The perfect suicide-contemplation music, and everyone knows you have to have some of THAT in your collection. Poland rules.

Radiohead, The King of Limbs
Sure, I could use more string arrangements from the masterful Mister Greenwood, and yes, it's a long way from KID A, but, even a slightly slighter Radiohead record still kicks ASS.

Thursday, May 26, 2011

I Hate My Blog

Maybe it's because the background color of this pre-made template is a cross between "fake leg" and "paper bag"- or maybe it's because everything I ever think of, or see, has already been blogged or posted, tumbled or tweeted by the time I get around to remembering I even have a blog: video of policeman helping ducks cross multi-lane freeway at rush hour - check; floating opera stage with giant skeleton holding open a book - check; American Apparel visible-pubic-hair print ads - check; the fact that the former editor of Paris Vogue looks a lot like The Grinch - wait, wait, I think I came up with that one. Well, whatever the reasons, I realized: I hate my blog.

So why did I start a blog? To answer this question I had to use my brain, a vastly under-worked organ which has spent its last several years marinating in a heavy mix of alcohol and Victorian novels; with time, the answer became clear, I started a blog because I was miserable, and the source of my misery is the confluence of these simple facts.

I live on Vashon Island.
I don't live in Manhattan.

For those not in the know, Manhattan and Vashon are almost identical in general shape and size (minus the artificially attached Maury Island - rudely bonded to Vashon by a stinking dirt bridge with rusty exercise bikes parked along its side; note about those bikes: they're supposed to be charming, and they're not, they're unsightly and annoying). Maps are inexpertly placed below for people who like maps.

I love Manhattan. I love it like a person. I watch for it in movies, like an old friend. Just the thought of being released onto the streets of Manhattan makes me swoon. And I don't love an idealized Manhattan. I love a noisy, dirty, fast and imperfect Manhattan. A Manhattan that is never the same when you go back. A Manhattan that was always better ten years ago according to someone who lived there.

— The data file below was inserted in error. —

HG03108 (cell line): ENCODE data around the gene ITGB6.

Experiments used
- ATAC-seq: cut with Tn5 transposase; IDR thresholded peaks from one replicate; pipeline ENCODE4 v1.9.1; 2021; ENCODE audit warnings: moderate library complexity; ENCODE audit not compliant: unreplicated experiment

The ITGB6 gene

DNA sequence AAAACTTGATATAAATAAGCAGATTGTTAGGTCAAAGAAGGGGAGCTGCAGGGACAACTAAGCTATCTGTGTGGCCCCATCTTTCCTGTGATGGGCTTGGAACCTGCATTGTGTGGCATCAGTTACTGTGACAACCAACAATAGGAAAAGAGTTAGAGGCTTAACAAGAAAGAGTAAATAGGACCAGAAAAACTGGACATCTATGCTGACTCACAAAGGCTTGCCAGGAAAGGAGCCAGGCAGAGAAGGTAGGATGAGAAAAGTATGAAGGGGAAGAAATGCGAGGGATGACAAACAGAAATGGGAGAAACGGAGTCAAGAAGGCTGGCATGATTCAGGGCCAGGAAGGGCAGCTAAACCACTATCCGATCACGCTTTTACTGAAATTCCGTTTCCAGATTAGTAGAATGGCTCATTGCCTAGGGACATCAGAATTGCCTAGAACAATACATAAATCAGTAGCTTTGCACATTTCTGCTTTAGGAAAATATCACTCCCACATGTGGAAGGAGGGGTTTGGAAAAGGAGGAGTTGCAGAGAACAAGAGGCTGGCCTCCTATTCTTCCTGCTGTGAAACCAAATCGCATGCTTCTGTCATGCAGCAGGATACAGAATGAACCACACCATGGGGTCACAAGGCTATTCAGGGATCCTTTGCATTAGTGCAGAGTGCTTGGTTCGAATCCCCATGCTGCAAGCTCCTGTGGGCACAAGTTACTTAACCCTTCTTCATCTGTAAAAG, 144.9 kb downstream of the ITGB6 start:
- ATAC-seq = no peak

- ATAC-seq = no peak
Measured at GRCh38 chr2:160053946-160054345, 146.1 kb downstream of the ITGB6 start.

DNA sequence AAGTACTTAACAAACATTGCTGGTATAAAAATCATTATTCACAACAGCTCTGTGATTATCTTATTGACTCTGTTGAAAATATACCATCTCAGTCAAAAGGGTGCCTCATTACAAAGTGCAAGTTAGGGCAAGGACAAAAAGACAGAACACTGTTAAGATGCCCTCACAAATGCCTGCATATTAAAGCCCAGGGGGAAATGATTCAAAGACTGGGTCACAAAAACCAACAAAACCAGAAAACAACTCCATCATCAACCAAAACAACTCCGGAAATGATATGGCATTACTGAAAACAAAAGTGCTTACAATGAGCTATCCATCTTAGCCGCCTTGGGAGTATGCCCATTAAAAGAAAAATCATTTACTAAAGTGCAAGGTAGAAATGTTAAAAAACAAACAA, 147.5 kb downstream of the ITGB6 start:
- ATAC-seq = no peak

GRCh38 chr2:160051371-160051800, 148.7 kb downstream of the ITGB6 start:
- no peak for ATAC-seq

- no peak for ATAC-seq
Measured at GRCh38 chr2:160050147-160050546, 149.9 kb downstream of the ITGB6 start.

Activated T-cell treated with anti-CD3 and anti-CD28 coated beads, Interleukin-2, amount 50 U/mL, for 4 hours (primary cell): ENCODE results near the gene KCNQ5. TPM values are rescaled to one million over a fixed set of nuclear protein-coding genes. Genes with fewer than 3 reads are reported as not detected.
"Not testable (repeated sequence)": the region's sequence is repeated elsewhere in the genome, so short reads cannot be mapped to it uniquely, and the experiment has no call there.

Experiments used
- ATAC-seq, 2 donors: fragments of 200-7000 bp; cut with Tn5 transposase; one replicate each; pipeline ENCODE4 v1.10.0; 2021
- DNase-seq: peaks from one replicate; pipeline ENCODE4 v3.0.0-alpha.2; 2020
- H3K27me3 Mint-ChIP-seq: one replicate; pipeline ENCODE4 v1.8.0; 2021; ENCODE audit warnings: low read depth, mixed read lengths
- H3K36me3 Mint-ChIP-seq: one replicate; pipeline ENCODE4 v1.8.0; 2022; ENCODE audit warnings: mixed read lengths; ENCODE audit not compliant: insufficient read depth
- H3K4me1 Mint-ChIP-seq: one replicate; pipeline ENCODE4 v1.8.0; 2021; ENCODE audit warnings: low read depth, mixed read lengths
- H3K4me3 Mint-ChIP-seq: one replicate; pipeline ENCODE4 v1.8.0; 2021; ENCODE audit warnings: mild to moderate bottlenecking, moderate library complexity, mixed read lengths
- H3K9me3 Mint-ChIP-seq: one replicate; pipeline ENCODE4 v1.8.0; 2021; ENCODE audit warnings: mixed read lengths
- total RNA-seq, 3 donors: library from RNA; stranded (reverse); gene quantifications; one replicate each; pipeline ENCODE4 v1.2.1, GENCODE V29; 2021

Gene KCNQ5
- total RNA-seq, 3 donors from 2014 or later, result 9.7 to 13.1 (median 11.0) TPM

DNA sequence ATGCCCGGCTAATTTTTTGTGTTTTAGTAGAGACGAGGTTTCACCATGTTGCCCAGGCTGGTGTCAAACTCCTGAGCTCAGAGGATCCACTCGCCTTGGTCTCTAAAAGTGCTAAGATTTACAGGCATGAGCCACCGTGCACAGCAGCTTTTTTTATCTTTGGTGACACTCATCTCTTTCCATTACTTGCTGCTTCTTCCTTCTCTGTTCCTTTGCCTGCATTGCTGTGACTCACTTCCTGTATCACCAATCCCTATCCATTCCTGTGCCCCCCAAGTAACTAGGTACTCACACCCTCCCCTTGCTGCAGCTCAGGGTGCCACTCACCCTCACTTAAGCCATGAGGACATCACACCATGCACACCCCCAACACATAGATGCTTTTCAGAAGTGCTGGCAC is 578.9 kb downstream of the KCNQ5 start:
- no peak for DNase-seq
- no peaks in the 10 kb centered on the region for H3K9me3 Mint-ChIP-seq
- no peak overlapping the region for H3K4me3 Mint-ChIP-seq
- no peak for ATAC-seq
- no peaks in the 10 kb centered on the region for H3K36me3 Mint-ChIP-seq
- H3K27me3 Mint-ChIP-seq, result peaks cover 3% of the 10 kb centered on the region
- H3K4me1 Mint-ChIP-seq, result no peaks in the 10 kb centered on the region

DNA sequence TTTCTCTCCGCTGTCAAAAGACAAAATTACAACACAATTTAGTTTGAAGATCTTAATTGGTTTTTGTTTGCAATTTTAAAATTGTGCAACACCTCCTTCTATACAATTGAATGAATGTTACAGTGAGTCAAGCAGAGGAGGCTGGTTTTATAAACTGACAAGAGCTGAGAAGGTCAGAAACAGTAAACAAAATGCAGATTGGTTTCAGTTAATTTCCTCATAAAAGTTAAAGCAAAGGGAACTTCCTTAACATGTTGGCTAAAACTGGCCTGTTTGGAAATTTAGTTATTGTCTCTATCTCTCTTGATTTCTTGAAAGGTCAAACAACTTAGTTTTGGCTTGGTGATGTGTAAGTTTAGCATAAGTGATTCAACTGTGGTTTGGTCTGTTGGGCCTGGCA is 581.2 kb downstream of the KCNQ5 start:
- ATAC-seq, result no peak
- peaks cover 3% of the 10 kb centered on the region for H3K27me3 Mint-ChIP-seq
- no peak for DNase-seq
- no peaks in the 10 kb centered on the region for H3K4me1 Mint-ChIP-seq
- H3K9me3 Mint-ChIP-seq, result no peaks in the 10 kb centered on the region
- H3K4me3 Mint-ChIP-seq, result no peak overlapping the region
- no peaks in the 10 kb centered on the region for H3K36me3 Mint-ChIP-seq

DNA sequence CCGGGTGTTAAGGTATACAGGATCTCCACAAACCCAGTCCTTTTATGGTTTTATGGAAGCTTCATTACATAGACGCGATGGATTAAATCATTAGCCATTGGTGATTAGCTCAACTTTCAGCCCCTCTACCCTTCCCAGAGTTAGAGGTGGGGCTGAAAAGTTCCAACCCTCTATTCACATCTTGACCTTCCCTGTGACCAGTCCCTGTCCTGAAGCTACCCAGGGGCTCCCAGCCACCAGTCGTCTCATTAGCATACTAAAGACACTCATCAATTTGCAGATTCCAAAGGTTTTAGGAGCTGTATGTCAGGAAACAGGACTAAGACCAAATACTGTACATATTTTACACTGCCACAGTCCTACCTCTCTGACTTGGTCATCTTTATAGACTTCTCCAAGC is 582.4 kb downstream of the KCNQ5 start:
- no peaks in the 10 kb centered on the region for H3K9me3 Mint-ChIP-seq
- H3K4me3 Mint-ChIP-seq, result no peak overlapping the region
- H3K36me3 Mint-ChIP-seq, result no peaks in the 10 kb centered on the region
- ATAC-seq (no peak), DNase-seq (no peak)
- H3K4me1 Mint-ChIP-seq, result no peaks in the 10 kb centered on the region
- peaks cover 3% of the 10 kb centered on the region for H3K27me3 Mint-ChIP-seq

Not Loving Vashon/Loving Manhattan is my two-headed misery-making monster. There are reasons I live here (boring blah blah on that later) and why I don't live in Manhattan. But first, I would like to share one item that will help highlight the difference between these two places:

Last week in Manhattan, you could have attended the debut of Jonny Greenwood's new music for the film "Doghouse," part of the Wordless Music series - Jonny's largest and longest work yet. Vashon: you could attend a fiber fest and make potholders out of goat hair. Okay, I'm not sure if that's what happened at fiber fest, because I was raving drunk when I read about it, and too hung over the next day to attend. (Trapped in a car, my mates had no choice but to listen to me read back and forth from the event listings in the New Yorker and our local paper, which is called, er, um, vague feeling of shame arising: The Beachcomber.  Just typing out the name of that paper makes me feel like getting drunk right now, in the middle of the day.)

But wait, maybe I should attend Sludge Fest, and learn about septic tanks and alternative toilets, or go see that display of old apple peelers, maybe, just maybe, I should embrace what this island has to offer, rather than sit at home full of bitterness and bile. But god what kind of drug would it take to get me to attend a session of "yoga for birders" at the local land trust building?

Somebody. Help. Me.

Vashon, just like Manhattan, minus 2 million people or so.